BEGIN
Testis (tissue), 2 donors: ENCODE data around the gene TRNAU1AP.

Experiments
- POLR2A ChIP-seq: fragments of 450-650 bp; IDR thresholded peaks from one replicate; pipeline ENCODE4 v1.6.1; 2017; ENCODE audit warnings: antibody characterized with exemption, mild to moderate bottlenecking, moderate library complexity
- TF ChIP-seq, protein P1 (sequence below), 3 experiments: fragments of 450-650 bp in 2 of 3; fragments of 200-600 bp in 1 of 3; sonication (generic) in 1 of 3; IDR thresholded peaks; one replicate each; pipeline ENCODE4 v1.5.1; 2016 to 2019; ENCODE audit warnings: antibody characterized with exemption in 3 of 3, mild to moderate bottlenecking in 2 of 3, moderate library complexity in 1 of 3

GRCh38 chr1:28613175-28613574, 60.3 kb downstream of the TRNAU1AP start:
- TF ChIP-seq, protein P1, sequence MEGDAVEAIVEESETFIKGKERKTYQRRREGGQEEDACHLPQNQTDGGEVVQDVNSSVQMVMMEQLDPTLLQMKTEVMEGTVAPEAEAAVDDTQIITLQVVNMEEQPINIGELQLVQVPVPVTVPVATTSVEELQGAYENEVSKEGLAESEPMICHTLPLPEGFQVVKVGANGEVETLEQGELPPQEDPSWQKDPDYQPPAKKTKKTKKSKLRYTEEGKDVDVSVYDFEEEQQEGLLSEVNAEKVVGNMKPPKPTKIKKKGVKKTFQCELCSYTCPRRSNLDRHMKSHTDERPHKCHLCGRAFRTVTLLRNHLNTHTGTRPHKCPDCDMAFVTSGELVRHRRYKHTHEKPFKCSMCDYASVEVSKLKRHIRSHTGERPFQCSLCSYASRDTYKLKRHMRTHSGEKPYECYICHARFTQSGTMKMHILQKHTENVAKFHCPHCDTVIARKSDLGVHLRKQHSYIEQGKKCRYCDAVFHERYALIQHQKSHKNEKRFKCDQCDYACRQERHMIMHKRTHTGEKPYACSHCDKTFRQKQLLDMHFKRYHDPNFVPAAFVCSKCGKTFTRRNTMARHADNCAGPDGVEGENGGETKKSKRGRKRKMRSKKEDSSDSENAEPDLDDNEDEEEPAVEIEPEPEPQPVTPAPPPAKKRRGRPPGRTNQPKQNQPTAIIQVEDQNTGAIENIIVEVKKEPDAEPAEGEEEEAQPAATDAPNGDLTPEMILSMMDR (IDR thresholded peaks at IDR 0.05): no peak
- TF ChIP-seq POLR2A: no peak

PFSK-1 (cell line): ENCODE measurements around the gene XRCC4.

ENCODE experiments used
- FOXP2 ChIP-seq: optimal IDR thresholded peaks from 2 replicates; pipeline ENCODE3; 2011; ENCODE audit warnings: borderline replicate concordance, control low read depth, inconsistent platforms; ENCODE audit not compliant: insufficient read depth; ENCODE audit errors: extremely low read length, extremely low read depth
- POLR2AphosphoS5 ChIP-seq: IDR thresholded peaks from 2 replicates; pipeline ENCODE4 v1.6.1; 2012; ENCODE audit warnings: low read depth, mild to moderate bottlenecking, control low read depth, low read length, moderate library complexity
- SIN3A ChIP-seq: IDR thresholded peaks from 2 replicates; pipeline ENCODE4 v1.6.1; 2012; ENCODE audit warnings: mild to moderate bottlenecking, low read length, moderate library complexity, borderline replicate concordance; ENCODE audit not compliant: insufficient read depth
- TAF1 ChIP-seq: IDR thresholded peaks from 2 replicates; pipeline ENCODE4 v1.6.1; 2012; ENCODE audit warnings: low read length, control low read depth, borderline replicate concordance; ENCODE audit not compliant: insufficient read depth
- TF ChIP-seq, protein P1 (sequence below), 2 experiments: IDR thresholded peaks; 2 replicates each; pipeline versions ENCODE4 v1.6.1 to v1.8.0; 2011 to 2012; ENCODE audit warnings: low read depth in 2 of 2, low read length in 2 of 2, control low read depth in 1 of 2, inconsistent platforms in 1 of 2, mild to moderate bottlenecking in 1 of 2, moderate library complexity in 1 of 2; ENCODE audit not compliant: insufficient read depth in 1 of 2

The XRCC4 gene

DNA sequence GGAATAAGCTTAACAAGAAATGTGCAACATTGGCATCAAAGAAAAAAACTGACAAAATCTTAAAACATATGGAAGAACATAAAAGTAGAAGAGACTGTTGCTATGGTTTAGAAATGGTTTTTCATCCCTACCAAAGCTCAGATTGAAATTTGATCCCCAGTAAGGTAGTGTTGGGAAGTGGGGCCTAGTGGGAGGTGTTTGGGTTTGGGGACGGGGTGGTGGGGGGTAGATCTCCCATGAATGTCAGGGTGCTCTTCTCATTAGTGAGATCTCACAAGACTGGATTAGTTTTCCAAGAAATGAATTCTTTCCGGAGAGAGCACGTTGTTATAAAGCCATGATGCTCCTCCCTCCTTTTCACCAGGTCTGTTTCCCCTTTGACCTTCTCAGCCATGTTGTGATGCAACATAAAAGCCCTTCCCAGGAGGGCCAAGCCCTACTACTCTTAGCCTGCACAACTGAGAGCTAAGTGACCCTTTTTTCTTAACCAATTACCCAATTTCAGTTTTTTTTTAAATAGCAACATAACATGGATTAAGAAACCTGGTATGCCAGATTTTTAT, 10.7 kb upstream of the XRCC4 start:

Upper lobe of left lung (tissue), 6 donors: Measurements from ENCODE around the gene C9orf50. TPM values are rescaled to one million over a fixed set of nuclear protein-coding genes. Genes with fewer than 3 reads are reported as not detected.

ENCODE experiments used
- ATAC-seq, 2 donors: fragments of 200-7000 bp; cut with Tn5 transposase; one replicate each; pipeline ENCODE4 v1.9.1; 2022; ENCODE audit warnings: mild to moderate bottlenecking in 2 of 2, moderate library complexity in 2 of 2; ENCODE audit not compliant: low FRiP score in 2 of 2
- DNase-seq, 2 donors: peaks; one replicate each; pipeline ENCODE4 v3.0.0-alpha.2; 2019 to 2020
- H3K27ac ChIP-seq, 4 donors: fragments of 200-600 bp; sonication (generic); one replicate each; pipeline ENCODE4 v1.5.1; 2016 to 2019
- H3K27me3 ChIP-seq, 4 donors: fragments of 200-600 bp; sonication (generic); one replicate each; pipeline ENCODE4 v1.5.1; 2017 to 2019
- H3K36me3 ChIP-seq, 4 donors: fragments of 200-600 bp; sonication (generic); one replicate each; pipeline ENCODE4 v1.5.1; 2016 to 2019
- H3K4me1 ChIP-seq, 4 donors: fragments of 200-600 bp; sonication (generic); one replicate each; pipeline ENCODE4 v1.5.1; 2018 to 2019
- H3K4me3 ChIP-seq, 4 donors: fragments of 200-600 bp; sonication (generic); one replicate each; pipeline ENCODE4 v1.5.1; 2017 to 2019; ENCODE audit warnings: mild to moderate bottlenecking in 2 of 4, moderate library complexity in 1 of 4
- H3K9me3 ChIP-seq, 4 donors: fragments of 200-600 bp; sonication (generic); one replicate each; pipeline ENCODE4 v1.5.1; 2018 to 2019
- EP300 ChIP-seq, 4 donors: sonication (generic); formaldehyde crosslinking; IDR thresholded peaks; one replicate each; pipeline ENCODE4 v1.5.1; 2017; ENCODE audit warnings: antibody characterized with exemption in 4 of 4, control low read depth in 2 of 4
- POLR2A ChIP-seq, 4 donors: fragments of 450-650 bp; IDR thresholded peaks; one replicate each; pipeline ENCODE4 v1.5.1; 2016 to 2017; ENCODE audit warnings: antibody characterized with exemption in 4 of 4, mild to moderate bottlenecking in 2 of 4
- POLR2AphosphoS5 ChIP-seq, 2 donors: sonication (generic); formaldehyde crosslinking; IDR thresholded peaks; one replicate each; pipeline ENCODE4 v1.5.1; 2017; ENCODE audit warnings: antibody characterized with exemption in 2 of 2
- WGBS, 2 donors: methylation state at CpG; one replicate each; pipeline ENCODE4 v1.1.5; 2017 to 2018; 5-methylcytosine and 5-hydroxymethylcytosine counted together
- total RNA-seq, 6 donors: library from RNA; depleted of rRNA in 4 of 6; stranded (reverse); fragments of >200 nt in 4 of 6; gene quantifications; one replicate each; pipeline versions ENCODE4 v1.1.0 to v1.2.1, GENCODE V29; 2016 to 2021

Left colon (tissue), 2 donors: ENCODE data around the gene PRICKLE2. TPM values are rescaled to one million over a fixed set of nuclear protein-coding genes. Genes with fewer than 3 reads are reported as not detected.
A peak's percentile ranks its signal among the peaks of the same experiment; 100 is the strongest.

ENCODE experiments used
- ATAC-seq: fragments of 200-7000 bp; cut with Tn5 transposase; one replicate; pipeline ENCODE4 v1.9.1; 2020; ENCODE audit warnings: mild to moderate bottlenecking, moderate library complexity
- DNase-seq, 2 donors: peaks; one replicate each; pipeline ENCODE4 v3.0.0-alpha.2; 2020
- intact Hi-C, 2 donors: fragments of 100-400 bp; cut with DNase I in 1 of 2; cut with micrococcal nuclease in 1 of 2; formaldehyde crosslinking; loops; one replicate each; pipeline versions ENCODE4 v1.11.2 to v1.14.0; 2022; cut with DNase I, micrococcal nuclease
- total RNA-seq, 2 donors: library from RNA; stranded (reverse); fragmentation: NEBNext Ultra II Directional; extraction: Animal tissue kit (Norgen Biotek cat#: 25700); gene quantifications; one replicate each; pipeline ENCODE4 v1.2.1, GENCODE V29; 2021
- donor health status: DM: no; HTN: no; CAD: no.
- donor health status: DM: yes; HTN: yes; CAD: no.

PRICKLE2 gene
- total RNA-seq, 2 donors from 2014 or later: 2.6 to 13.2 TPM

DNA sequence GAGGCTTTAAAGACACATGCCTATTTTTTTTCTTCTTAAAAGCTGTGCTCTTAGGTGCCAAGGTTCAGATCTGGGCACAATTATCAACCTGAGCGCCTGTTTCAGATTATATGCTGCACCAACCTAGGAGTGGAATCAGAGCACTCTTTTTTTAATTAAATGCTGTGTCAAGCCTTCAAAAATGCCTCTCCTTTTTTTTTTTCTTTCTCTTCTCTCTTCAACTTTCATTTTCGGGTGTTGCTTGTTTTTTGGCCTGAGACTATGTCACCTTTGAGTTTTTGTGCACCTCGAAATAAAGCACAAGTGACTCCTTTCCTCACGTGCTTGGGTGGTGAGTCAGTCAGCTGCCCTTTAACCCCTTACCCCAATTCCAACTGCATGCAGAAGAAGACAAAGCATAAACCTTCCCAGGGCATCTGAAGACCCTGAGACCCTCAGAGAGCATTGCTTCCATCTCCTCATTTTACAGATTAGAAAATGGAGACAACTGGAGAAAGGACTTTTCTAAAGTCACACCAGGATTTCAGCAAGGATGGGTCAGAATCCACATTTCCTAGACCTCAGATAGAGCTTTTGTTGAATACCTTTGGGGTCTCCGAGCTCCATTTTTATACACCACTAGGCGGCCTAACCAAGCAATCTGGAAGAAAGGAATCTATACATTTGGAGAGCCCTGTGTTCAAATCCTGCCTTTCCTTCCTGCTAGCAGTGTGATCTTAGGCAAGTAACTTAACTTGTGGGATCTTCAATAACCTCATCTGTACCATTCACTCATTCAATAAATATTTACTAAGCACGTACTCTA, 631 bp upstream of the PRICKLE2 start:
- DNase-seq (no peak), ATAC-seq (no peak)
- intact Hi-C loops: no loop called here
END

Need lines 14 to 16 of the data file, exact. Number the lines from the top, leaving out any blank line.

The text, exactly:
- TF ChIP-seq, protein P1 (sequence below), 2 experiments: IDR thresholded peaks; 2 replicates each; pipeline versions ENCODE4 v1.6.1 to v1.8.0; 2011 to 2012; ENCODE audit warnings: low read depth in 2 of 2, low read length in 2 of 2, control low read depth in 1 of 2, inconsistent platforms in 1 of 2, mild to moderate bottlenecking in 1 of 2, moderate library complexity in 1 of 2; ENCODE audit not compliant: insufficient read depth in 1 of 2

The XRCC4 gene

DNA sequence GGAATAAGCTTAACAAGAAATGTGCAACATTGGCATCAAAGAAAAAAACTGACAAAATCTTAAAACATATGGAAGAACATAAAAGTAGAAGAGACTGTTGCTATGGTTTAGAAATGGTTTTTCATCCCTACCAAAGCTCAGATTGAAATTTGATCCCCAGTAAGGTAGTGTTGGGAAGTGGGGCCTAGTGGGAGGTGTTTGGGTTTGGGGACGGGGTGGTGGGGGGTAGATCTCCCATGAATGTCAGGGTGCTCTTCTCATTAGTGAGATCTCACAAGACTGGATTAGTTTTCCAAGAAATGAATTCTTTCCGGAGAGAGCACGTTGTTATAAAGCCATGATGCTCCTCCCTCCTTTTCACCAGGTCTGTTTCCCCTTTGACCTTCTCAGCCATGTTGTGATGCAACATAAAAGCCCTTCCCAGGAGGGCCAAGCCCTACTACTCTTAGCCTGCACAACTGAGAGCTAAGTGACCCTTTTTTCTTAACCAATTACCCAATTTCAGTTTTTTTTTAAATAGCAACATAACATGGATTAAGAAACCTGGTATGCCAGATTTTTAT, 10.7 kb upstream of the XRCC4 start: